Current work in wildlife, rivers, public lands, and climate
Court strikes down Montana coal mine expansion
The proposed expansion would make this the largest underground coal mine in the U.S. based on annual production. It would also result in more greenhouse gas emissions than any point source in the country.
This is another victory for environmental plaintiffs. In 2017, a federal judge ruled in favor of environmental protections and required OSM to conduct a proper analysis of the mine’s climate impacts. In the previous ruling the court found OSM had put its “thumb on the scale” by only considering the benefits of the mine and not the cost.
OSM’s subsequent 2018 environmental assessment was similarly flawed. It concluded the mine’s emissions would be insignificant because 240 million tons of greenhouse gases from the mine would appear small when compared to global greenhouse gas emissions. The 9th Circuit panel agreed with the conservation groups, saying this type of analysis would “predestine that emissions would appear relatively minor, even though, for each year of its operation, the coal from this project is expected to generate more greenhouse gas emissions than the single largest source of greenhouse gas emissions in the United States.”
“This is a significant victory against one of the largest coal mine expansions in the country,” Derf Johnson, staff attorney with the Montana Environmental Information Center said.”Moving forward, this ruling will also require the U.S. Office of Surface Mining to actually consider the extreme costs of continuing to burn coal and release carbon pollution into the atmosphere when it is conducting environmental analyses. It’s long past time for OSM to get serious about the climate crisis.”
“When deciding how to use our public lands, the federal government must account for climate impacts,” said Sierra Club Attorney Nathaniel Shoaff. “The Trump administration tried to hide the true climate impacts of this expansion and the court rightly saw through those arguments.”
“The court’s decision reaffirms that the government may not simply ignore science in determining that a mine expansion that results in the largest underground coal mine in the U.S., will have no significant impact,” said Western Environmental Law Center Attorney Melissa Hornbein. “In doing so, the court fulfilled its constitutionally prescribed role in acting as a critical check on an administration run amok and wholly dissociated from the scientific reality of the climate crisis.”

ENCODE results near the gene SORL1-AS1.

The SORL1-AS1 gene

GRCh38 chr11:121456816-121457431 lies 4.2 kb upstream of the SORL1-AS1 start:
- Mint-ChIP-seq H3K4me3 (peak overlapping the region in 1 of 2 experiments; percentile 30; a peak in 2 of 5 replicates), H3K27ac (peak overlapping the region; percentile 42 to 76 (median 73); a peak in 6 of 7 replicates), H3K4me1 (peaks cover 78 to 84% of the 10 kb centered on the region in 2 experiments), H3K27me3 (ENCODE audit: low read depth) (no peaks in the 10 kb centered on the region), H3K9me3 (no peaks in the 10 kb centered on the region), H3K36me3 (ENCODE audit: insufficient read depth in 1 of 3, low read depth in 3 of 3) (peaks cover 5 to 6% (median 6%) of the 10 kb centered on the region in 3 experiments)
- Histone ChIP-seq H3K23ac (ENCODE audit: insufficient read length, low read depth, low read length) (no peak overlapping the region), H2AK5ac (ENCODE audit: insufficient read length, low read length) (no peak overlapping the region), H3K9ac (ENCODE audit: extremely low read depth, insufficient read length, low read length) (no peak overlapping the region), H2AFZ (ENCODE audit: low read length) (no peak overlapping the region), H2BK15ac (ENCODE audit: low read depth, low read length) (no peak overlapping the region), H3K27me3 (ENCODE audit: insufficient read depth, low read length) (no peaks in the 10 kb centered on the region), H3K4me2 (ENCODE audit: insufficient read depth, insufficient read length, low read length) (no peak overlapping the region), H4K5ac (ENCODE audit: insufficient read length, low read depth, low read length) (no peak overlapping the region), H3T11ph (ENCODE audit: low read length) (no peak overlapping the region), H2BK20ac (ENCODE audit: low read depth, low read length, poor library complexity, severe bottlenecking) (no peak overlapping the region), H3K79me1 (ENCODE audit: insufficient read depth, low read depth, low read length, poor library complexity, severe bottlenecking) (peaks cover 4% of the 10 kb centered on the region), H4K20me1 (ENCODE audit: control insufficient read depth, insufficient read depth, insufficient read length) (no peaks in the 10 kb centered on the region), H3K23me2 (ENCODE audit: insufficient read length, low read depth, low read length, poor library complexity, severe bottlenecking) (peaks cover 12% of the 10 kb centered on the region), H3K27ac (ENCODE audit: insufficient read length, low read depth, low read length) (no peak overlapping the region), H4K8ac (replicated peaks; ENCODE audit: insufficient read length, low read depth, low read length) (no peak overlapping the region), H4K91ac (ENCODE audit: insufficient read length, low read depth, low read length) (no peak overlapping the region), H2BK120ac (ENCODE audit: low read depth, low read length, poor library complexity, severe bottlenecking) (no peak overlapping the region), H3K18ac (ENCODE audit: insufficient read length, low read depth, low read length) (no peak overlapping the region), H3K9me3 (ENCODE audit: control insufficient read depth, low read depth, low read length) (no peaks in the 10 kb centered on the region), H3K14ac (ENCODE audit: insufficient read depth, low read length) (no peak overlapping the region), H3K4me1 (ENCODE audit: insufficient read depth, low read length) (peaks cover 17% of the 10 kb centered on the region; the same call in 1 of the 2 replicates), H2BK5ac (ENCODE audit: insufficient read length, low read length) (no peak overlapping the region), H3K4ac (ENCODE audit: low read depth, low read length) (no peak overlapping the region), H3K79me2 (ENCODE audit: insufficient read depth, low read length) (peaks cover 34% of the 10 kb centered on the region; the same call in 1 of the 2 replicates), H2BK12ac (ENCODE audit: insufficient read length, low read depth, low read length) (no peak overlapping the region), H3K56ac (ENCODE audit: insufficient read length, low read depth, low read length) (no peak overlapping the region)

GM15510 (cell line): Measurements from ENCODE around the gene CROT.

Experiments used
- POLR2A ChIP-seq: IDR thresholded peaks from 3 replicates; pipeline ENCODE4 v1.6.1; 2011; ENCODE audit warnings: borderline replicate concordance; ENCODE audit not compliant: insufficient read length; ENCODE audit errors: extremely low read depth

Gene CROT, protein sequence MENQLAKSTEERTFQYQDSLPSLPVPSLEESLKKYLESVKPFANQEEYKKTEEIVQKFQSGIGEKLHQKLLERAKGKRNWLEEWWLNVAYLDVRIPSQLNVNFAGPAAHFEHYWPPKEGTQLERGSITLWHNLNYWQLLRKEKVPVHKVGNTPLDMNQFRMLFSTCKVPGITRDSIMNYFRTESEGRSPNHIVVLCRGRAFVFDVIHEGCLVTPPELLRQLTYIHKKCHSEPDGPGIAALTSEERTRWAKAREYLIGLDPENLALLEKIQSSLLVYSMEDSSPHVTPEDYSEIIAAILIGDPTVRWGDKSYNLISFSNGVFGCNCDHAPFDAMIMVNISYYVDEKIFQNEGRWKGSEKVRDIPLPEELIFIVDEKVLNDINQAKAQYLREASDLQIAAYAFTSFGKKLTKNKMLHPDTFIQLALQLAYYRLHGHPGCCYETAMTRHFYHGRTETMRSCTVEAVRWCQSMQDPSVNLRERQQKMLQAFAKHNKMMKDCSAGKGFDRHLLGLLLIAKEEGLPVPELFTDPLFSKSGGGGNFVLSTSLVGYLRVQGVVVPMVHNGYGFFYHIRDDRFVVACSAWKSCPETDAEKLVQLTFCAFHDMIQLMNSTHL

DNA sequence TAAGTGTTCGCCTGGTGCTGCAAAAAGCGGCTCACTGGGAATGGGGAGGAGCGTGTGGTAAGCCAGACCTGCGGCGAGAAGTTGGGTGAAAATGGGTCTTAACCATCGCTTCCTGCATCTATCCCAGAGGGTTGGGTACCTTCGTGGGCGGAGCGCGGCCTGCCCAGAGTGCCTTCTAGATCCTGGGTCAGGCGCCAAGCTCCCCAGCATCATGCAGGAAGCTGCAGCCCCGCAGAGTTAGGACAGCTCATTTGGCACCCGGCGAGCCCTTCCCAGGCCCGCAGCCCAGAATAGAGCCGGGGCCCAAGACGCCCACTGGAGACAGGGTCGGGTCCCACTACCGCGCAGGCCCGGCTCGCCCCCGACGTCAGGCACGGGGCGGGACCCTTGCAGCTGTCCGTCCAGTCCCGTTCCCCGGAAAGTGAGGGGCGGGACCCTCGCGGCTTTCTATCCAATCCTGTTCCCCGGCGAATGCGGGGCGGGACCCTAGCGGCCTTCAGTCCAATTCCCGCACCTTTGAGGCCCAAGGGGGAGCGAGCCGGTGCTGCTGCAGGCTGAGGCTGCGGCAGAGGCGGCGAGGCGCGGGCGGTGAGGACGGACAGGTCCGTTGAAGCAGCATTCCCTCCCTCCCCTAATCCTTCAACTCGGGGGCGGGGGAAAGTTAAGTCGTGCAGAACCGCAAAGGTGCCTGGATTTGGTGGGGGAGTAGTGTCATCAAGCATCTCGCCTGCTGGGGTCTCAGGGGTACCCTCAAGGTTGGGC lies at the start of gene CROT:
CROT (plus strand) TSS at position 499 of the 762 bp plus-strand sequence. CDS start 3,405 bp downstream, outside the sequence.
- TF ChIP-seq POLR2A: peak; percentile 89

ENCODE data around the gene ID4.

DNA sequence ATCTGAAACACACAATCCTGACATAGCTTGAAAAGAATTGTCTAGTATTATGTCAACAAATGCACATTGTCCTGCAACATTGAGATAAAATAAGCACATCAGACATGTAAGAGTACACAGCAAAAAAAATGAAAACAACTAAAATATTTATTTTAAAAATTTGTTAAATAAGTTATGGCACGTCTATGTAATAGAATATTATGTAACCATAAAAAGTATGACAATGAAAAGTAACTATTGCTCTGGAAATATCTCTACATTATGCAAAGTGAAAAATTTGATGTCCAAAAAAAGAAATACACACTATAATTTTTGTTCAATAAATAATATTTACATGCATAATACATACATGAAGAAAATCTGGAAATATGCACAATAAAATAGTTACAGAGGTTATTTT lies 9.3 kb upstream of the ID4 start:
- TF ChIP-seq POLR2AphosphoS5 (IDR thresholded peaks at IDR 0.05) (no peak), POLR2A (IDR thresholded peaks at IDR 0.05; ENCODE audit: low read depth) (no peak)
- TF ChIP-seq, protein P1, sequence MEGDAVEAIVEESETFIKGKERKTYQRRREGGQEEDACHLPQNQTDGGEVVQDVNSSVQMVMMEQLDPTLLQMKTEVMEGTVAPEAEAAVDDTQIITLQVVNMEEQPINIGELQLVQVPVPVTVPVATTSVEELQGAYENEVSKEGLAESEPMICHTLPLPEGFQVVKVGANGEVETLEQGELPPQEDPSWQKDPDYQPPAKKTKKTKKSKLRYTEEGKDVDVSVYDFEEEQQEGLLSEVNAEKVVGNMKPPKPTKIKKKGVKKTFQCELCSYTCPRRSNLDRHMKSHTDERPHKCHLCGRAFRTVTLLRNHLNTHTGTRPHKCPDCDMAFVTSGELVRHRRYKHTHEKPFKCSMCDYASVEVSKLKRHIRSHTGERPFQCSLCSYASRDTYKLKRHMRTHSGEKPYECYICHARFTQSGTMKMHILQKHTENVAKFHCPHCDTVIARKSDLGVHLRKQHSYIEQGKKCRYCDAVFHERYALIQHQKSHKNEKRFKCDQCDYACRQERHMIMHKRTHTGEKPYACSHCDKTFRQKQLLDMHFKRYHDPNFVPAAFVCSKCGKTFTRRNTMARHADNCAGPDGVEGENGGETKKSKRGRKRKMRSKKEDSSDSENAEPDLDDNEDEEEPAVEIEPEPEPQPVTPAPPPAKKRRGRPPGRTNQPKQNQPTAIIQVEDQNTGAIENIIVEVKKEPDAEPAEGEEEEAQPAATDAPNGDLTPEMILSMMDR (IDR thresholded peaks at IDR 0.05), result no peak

“This mine is killing the climate and destroying the waters of the Bull Mountains,” said Shiloh Hernandez, senior attorney for Earthjustice’s Northern Rockies office. “Its owner, Signal Peak Energy, has a lengthy criminal rap sheet. Today’s decision puts an end to federal agencies’ flimsy excuses for ignoring these grave impacts and ensures decision makers fully consider the mine’s damage.”
“This is now a huge opportunity for the Biden administration to get it right on coal and climate,” said Jeremy Nichols, Climate and Energy Program Director for WildEarth Guardians. “In the wake of this court win, we have a chance to do the right thing and start keeping coal in the ground.”
The case is now remanded to District Court to determine the appropriate legal remedy. Once the District Court issues a remedy order, the matter will go back to the Interior Department to address the mine’s climate impacts and decide whether or not to allow the expansion to go forward.
Signal Peak’s Bull Mountains Mine has long concerned environmentalists for drying up waterways as well as its air, water, and climate pollution. Most of the mine’s coal is exported through Canadian ports. Signal Peak was recently fined $1 million for worker and environmental safety violations by the Department of Justice and has faced multiple investigations for alleged financial crimes and worker exploitation.
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